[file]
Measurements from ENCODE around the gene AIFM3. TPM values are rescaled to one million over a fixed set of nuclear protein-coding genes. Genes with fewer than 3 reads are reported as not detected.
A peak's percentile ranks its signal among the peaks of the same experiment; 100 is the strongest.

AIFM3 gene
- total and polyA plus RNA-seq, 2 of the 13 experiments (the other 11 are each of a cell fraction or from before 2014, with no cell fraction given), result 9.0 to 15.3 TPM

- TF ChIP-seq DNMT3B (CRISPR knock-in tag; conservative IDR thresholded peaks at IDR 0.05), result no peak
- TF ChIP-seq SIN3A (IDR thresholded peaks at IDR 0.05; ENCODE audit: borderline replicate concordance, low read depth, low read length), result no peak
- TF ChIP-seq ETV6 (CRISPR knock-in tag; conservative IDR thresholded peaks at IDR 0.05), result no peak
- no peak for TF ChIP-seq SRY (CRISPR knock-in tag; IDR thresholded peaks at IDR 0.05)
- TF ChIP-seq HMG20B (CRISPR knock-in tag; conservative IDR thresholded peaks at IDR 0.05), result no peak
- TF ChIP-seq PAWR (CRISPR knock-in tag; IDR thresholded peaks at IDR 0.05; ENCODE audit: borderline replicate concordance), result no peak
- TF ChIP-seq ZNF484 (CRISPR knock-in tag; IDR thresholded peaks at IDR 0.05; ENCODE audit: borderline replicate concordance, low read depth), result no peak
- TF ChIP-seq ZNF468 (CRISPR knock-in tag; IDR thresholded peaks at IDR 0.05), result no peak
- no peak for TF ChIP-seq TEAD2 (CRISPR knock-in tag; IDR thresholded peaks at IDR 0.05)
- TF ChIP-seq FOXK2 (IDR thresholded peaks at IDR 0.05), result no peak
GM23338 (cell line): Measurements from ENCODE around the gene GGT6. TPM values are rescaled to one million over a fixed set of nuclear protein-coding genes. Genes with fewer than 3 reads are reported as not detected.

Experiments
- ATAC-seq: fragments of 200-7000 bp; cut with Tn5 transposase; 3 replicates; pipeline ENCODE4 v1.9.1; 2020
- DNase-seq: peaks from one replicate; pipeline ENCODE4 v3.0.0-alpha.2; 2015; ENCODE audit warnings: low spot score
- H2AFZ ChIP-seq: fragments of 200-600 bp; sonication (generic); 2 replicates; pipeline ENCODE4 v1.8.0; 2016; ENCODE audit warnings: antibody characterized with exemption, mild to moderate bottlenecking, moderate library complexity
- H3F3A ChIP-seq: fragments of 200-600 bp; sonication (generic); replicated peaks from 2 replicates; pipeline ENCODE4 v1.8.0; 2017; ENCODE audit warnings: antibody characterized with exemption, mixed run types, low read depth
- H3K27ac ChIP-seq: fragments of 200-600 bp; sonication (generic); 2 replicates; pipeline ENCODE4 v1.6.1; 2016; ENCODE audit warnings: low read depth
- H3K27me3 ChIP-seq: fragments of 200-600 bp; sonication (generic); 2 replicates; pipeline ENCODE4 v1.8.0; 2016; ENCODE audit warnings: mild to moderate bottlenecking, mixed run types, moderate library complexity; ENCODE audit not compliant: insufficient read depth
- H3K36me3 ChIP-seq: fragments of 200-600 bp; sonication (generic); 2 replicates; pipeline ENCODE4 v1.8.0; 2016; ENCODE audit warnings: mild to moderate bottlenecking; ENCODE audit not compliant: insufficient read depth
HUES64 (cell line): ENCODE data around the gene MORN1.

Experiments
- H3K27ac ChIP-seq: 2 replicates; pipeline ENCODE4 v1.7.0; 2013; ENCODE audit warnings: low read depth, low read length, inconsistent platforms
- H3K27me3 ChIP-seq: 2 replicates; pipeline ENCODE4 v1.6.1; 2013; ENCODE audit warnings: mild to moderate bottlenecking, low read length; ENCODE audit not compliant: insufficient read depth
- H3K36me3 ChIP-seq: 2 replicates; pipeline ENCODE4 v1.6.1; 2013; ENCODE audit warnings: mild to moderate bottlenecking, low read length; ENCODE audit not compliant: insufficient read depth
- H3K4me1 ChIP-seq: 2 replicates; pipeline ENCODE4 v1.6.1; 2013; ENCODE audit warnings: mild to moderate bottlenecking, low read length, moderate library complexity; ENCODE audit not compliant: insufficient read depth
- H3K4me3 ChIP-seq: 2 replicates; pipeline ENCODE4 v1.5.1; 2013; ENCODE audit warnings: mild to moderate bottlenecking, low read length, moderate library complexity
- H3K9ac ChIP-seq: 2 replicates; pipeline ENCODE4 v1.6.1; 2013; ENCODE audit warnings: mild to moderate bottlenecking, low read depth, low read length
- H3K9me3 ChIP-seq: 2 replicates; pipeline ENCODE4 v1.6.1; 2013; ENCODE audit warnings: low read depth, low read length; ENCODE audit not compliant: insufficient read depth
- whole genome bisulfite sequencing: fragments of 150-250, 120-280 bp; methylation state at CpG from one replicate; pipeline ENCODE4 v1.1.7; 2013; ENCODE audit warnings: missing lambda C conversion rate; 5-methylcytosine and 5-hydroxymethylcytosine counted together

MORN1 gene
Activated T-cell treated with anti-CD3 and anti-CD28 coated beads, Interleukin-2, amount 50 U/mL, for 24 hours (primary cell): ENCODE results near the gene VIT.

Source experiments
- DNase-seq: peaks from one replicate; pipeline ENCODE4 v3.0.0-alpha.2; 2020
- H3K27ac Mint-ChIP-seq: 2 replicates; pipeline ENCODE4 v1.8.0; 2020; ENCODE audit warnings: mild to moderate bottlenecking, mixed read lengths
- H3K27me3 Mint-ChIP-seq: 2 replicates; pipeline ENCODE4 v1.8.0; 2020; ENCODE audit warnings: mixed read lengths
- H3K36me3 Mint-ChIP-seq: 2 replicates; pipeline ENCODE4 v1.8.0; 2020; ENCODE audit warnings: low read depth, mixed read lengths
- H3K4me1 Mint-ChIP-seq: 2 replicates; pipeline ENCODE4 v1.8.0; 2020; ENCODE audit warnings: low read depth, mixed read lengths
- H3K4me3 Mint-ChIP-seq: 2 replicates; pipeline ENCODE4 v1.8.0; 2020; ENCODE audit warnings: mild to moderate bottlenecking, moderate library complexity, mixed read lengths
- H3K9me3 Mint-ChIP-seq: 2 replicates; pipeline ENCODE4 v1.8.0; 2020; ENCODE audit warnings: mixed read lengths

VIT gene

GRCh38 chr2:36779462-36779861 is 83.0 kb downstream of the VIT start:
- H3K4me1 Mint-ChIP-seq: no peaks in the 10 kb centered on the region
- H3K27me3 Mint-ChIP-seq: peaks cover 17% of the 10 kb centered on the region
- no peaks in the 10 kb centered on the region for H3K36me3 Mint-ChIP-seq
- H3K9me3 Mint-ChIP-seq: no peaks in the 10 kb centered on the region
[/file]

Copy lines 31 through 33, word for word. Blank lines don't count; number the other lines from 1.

- H3K9ac ChIP-seq: 2 replicates; pipeline ENCODE4 v1.6.1; 2013; ENCODE audit warnings: mild to moderate bottlenecking, low read depth, low read length
- H3K9me3 ChIP-seq: 2 replicates; pipeline ENCODE4 v1.6.1; 2013; ENCODE audit warnings: low read depth, low read length; ENCODE audit not compliant: insufficient read depth
- whole genome bisulfite sequencing: fragments of 150-250, 120-280 bp; methylation state at CpG from one replicate; pipeline ENCODE4 v1.1.7; 2013; ENCODE audit warnings: missing lambda C conversion rate; 5-methylcytosine and 5-hydroxymethylcytosine counted together